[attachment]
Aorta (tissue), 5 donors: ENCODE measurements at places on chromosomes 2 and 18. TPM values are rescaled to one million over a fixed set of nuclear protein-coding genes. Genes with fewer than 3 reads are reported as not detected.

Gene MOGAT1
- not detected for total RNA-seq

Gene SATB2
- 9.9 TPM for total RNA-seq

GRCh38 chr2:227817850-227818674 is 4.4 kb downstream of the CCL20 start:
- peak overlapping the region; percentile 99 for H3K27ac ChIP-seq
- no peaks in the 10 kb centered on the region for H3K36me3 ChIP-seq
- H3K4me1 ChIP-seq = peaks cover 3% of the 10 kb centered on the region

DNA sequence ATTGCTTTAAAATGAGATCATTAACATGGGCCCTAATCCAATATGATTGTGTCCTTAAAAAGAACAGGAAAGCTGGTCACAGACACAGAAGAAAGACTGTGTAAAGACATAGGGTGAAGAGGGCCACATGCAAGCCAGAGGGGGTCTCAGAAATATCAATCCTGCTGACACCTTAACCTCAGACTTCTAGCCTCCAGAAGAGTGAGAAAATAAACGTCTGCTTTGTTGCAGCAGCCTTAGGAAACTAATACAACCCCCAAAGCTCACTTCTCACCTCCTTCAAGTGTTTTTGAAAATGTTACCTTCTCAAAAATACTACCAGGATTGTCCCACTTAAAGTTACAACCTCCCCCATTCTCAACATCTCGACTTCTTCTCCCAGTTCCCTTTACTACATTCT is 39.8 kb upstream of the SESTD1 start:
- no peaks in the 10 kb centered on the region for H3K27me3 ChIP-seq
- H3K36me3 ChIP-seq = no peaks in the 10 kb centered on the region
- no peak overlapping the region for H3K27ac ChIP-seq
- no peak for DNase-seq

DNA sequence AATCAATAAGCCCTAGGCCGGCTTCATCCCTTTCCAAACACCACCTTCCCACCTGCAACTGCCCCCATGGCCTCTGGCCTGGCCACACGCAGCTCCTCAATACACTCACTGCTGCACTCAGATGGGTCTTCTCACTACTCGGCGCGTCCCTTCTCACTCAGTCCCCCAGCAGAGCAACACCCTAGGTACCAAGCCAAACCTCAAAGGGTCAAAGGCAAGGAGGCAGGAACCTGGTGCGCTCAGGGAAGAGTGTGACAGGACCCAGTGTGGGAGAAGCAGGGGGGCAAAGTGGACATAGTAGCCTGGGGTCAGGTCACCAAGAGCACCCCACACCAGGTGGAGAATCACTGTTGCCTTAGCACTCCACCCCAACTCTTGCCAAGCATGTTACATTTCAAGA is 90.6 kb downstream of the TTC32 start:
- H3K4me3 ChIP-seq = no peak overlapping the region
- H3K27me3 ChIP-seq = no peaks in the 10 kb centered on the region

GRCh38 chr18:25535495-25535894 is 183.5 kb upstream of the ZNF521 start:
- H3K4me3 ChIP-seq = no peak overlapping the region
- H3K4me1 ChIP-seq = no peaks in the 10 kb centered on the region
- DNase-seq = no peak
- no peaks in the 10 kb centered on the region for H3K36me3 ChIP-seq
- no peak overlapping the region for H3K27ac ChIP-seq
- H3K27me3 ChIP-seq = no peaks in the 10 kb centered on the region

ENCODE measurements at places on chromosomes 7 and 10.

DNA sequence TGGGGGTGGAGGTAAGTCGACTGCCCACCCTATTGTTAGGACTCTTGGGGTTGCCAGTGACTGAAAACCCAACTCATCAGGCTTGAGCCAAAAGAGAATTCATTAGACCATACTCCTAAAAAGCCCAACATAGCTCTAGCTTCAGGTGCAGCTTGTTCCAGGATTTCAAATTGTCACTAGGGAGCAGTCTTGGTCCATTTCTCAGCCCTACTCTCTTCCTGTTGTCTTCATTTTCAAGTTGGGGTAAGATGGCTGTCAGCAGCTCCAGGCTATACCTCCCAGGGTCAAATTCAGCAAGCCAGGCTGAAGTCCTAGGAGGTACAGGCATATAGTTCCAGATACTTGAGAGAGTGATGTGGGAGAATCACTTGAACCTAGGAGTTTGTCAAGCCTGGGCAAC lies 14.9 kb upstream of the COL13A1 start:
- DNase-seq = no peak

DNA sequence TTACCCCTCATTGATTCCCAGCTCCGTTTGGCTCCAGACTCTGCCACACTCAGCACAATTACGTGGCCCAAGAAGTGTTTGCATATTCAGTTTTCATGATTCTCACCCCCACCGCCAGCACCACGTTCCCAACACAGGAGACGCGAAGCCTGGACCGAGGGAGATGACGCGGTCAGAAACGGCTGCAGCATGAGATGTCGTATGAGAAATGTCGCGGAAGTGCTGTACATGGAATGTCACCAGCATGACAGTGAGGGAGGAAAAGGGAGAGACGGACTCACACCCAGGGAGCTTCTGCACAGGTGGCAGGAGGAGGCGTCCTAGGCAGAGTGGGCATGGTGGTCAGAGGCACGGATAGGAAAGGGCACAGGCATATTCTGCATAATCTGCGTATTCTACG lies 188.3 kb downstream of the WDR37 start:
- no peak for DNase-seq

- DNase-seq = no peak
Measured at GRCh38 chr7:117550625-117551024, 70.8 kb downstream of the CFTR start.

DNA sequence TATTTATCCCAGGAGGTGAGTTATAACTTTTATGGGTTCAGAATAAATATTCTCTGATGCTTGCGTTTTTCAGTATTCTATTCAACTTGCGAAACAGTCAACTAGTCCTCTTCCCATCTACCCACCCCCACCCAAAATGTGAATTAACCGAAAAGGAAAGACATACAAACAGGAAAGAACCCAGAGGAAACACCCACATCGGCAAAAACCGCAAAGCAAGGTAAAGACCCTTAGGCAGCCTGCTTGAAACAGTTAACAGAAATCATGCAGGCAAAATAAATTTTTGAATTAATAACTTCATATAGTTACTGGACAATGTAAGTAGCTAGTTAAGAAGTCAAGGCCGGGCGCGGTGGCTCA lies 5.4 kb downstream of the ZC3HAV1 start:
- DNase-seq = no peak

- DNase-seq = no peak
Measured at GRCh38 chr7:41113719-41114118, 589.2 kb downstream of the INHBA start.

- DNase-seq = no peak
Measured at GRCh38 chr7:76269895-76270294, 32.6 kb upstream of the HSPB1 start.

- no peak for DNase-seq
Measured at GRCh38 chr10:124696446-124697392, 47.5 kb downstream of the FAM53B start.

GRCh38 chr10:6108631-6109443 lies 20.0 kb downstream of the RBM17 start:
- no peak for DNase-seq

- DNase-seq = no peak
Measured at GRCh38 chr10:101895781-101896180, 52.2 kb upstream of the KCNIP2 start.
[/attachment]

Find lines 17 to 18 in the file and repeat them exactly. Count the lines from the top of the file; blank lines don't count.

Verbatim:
- H3K27me3 ChIP-seq = no peaks in the 10 kb centered on the region

GRCh38 chr18:25535495-25535894 is 183.5 kb upstream of the ZNF521 start: